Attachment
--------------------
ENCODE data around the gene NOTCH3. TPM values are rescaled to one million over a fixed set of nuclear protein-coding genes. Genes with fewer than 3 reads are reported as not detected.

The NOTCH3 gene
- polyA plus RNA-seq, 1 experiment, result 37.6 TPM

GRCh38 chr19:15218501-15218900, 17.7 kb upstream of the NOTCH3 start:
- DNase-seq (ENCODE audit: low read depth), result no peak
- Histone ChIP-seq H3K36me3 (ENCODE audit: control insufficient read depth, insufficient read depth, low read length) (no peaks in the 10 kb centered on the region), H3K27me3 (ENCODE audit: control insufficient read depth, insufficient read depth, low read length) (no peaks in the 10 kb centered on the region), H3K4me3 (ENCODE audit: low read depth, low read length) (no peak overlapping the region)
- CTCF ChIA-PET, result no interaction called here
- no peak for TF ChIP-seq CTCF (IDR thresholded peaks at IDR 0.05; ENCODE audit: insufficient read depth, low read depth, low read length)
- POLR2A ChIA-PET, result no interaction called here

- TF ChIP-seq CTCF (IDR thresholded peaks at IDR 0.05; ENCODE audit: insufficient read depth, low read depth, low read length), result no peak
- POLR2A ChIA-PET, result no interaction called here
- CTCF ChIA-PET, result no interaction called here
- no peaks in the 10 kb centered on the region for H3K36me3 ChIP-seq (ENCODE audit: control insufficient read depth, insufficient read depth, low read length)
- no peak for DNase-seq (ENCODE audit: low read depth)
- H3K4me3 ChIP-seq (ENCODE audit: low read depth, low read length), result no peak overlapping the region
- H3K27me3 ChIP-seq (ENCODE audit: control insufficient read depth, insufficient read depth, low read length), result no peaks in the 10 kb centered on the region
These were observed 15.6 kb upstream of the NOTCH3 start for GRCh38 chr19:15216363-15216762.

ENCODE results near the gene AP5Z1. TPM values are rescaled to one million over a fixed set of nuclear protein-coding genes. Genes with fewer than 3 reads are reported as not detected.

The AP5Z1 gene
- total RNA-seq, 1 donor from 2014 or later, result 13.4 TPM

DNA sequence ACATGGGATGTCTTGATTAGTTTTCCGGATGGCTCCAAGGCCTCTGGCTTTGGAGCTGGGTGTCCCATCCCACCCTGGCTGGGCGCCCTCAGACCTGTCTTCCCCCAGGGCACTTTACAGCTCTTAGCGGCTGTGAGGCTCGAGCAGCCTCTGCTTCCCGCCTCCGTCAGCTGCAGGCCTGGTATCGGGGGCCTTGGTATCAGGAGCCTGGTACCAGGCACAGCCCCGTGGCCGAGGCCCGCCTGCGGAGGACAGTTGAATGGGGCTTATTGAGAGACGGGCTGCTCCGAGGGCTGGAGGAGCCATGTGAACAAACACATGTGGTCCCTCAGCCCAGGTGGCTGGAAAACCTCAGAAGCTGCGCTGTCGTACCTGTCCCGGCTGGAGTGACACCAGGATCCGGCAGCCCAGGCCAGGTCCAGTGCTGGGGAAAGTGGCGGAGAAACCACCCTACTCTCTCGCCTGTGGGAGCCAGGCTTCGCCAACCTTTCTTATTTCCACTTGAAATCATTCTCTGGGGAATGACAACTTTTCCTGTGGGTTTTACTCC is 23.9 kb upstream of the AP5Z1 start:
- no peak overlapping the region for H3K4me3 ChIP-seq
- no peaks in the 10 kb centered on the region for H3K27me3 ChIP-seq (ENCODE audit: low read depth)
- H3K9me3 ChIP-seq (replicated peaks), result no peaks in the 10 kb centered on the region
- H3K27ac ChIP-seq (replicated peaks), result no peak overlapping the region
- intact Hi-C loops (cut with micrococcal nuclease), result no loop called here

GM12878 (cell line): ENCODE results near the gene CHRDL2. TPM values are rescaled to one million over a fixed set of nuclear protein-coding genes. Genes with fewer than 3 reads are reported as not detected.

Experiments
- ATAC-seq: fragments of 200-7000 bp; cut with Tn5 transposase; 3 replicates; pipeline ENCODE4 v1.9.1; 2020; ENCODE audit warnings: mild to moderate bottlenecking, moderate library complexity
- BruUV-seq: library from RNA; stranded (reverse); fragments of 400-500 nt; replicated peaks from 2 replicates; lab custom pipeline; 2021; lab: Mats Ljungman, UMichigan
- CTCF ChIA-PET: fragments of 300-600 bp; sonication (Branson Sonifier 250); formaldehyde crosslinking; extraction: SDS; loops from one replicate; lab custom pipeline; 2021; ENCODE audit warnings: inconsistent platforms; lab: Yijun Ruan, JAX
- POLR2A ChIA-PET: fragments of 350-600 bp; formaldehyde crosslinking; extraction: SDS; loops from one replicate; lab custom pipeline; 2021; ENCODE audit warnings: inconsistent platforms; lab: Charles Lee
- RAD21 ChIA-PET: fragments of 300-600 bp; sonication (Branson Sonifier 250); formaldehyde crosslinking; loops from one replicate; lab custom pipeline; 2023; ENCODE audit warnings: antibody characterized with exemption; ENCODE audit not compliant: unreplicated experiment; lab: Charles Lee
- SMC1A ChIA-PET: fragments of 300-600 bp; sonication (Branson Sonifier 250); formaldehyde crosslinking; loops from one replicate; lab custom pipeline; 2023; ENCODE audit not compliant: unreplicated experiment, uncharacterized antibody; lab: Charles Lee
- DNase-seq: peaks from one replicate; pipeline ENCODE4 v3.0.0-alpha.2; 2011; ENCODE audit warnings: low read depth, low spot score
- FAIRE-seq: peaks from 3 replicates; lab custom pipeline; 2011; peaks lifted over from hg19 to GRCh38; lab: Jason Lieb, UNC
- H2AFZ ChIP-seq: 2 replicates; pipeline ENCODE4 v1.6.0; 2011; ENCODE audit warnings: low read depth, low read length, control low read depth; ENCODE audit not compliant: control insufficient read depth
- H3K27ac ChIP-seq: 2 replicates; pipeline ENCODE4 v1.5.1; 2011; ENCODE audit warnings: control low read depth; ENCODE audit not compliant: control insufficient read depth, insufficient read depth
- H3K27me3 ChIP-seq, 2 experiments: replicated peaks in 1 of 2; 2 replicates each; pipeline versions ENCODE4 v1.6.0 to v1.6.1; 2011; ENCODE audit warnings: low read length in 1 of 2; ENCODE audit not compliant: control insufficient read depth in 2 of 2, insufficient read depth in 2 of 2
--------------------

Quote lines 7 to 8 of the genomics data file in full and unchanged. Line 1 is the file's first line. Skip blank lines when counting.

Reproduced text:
- CTCF ChIA-PET, result no interaction called here
- no peak for TF ChIP-seq CTCF (IDR thresholded peaks at IDR 0.05; ENCODE audit: insufficient read depth, low read depth, low read length)